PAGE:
When the batch run begins, the pre-enlistment module might be down for a while. Be patient, and don’t fret. That will not put the odds in your favor. Just pray and wait until the website is up again, then check out what you’ve got. If you’re unhappy with the outcome in any way, relax. You can get it fixed on the day of your enrollment when you meet with your adviser. In a similar vein, your adviser might ask you to replace a class if it does not satisfy a component of your curriculum.

Final Tips

  • It’s okay to have only a handful of subject choices, but make sure that you aren’t contending with a high demand.
  • When a professor or venue is labeled “TBA”, it means that it is “To Be Announced” in due time not “Teodoro Benigno Aquino Hall” as some upperclassmen will try to convince you. If the label is “Concealed”, you’ll have to wait until the first day to find out who’s teaching you or where you will be taught.
  • Never forget to take travelling into consideration when planning your schedule, especially if you will be studying in UPLB or UPD! There is a fifteen-minute grace period in UP during which you are allowed to transfer from one class to the next, but not all professors follow this rule. You do not want to try running to and from opposite corners of your campus in under fifteen minutes.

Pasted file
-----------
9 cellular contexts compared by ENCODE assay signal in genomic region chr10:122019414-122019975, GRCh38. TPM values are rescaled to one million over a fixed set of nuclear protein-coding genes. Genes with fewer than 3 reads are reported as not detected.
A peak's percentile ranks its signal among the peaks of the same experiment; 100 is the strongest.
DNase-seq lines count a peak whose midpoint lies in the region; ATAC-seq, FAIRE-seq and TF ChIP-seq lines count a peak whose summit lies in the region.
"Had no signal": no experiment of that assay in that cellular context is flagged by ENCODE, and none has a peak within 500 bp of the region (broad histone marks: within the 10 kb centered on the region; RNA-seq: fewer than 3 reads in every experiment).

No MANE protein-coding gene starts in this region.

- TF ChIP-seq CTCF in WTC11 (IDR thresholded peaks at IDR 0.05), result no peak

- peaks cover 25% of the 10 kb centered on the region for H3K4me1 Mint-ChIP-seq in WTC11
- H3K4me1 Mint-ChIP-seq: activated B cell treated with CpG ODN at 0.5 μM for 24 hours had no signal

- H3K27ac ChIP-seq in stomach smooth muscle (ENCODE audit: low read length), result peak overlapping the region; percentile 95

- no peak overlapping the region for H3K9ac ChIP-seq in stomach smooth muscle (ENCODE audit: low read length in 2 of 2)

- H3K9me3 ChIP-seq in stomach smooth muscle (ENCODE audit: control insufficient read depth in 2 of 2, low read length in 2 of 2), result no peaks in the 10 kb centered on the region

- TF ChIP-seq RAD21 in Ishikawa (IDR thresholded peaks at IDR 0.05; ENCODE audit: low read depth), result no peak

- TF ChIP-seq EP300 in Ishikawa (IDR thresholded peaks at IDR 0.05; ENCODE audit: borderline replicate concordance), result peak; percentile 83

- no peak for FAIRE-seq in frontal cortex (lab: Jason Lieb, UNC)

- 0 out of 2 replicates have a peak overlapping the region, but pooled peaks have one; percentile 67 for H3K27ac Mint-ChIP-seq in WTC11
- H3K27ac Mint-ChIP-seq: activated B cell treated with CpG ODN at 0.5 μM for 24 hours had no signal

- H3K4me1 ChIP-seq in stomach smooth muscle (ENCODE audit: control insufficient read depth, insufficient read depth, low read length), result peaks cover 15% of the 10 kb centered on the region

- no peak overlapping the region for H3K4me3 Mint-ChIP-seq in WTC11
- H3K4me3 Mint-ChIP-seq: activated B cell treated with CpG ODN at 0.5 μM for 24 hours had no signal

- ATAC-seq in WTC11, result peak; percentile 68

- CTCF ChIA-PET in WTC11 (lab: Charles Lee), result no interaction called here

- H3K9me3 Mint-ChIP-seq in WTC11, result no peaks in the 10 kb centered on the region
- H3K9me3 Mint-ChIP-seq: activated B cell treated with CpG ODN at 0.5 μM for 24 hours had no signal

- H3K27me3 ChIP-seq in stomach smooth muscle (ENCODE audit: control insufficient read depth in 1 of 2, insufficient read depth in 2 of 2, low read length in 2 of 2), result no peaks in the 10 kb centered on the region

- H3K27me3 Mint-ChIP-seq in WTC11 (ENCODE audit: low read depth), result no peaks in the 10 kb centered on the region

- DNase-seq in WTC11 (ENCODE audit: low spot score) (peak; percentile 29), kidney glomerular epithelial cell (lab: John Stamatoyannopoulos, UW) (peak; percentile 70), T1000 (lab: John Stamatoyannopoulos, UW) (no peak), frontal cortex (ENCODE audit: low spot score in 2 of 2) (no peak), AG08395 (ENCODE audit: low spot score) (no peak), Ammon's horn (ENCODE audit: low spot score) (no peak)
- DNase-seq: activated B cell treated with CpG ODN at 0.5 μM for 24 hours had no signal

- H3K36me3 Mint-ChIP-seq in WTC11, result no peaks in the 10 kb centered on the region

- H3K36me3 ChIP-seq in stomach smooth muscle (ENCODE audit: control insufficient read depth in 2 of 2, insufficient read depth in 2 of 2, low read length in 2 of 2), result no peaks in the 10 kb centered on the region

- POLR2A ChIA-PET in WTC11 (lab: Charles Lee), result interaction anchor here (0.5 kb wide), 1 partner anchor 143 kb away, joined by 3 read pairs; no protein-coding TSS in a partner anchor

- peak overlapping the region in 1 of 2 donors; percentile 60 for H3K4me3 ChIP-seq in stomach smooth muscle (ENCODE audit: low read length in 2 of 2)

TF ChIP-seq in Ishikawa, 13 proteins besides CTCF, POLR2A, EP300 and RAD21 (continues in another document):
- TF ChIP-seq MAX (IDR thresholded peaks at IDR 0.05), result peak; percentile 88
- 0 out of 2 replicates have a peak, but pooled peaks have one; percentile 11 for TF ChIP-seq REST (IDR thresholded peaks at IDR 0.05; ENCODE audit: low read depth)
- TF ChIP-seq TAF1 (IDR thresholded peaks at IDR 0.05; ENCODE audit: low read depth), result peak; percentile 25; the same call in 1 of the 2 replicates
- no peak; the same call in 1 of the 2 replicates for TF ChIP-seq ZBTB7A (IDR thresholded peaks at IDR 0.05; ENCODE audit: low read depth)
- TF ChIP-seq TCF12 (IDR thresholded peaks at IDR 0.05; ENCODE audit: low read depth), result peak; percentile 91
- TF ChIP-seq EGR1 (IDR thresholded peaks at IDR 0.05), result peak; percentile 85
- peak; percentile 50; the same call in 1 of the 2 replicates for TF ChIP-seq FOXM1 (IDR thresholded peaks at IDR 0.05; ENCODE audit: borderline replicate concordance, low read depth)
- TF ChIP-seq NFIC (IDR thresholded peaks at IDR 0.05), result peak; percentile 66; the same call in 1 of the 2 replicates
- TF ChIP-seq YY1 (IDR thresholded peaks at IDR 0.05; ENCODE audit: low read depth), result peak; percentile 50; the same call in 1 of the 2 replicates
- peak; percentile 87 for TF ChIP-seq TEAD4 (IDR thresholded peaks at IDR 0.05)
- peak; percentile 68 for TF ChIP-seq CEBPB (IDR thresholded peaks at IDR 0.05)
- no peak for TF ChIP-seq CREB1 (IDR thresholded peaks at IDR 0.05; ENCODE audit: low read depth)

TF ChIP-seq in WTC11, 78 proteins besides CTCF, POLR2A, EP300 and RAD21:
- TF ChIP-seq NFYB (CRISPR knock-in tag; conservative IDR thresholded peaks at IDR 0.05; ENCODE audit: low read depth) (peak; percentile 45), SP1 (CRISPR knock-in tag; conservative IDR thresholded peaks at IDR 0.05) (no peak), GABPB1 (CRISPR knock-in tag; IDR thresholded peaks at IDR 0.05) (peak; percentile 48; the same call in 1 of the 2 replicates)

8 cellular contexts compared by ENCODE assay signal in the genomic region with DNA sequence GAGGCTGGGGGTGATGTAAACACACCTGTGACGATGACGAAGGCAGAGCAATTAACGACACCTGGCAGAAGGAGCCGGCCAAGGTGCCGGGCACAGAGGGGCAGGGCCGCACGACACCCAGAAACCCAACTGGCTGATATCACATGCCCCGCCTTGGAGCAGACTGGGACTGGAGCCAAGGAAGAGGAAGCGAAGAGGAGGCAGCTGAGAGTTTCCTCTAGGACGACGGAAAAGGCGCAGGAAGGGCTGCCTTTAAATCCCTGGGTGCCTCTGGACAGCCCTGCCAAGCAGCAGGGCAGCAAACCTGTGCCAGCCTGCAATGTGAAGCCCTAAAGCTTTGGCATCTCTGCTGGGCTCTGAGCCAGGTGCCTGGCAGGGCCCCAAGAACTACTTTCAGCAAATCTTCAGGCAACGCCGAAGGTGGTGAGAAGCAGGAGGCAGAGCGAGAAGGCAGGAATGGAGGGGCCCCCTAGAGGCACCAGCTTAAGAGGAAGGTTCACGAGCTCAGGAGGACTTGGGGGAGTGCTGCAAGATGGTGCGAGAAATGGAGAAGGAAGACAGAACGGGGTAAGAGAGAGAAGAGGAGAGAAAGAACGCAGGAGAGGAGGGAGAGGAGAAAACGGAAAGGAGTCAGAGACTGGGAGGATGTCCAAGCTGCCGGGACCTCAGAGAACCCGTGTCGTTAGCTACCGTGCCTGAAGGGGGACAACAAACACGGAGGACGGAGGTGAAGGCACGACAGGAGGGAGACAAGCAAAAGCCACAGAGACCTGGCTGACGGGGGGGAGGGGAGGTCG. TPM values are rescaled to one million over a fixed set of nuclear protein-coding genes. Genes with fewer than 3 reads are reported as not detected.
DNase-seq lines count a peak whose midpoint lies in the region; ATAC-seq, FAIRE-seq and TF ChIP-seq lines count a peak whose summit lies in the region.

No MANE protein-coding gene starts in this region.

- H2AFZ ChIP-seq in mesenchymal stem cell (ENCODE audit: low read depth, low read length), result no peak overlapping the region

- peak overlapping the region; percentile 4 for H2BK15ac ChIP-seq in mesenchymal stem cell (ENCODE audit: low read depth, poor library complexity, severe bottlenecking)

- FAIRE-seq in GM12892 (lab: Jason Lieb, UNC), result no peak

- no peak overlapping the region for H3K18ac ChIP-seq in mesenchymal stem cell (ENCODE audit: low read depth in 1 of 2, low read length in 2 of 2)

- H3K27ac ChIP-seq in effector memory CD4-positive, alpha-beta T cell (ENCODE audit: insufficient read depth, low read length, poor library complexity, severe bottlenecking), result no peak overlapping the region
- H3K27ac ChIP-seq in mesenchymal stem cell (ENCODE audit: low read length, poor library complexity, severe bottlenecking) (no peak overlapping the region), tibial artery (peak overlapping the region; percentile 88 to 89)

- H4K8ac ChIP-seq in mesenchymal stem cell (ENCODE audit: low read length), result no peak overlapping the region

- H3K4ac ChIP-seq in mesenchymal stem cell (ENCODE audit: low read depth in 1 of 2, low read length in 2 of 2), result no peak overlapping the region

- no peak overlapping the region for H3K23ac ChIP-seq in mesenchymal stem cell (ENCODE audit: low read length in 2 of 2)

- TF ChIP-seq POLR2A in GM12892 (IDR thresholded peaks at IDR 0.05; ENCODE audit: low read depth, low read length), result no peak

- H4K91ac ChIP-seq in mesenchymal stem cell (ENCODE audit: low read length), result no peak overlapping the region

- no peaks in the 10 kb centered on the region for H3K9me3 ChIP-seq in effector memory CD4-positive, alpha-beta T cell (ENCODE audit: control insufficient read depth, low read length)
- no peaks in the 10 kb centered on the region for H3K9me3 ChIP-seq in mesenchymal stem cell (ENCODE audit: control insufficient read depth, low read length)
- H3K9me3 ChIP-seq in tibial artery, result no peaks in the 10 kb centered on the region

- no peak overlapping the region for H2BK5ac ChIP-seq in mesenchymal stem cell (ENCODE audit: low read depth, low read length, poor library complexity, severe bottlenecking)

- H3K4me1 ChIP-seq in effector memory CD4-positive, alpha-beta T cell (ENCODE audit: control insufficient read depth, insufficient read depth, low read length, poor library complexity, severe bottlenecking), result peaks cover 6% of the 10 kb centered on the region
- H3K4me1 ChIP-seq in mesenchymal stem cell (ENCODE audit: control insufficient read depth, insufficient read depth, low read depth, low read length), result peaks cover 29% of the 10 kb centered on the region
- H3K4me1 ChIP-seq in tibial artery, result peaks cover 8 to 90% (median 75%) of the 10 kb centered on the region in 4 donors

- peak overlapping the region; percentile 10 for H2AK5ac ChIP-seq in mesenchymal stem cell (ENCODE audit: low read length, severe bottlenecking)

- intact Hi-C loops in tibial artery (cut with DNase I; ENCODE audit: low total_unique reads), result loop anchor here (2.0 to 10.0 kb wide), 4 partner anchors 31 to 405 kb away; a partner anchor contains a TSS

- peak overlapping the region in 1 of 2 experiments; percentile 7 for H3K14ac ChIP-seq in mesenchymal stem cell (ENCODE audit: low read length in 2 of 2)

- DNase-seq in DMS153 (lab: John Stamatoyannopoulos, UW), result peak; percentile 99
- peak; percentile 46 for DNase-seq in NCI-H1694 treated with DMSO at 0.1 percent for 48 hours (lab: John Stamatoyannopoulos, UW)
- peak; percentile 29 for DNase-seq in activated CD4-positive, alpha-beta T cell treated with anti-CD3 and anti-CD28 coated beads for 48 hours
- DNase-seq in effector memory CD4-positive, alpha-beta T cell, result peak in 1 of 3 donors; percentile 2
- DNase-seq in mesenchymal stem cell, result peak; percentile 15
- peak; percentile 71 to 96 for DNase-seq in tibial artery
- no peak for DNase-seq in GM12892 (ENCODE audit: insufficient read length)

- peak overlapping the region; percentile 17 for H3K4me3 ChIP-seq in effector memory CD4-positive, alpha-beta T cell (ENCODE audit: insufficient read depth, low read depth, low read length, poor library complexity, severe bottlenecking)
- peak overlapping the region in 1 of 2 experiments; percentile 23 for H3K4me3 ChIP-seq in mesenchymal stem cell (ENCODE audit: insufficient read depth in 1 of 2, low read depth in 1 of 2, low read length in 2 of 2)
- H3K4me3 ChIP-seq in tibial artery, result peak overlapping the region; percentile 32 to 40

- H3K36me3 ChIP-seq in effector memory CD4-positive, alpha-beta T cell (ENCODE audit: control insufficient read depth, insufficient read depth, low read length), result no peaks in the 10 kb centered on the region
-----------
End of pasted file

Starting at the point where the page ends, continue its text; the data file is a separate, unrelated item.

• Sometimes, you will have to make do with more than less-than-desirable schedules. You might also have to make do with a class that isn’t exactly appealing to you.
  • If given the option to go blocless, don’t take it. In some instances, a bloc is the only chance you have of taking certain required subjects.

Four Down, One to Go!

Aren’t you all fired up to officially become a UP student? You must be! Hold your horses, because you’re almost at the finish line. Stay tuned for Part 5 of the “Admission for Incoming UP Freshmen” series, Enrollment and Orientation!


http://www.facebook.com/groups/updcrs/ (UPD CRS official Facebook group)
http://www.facebook.com/groups/UPCAT/ (UPCAT Takers 2011 Facebook group)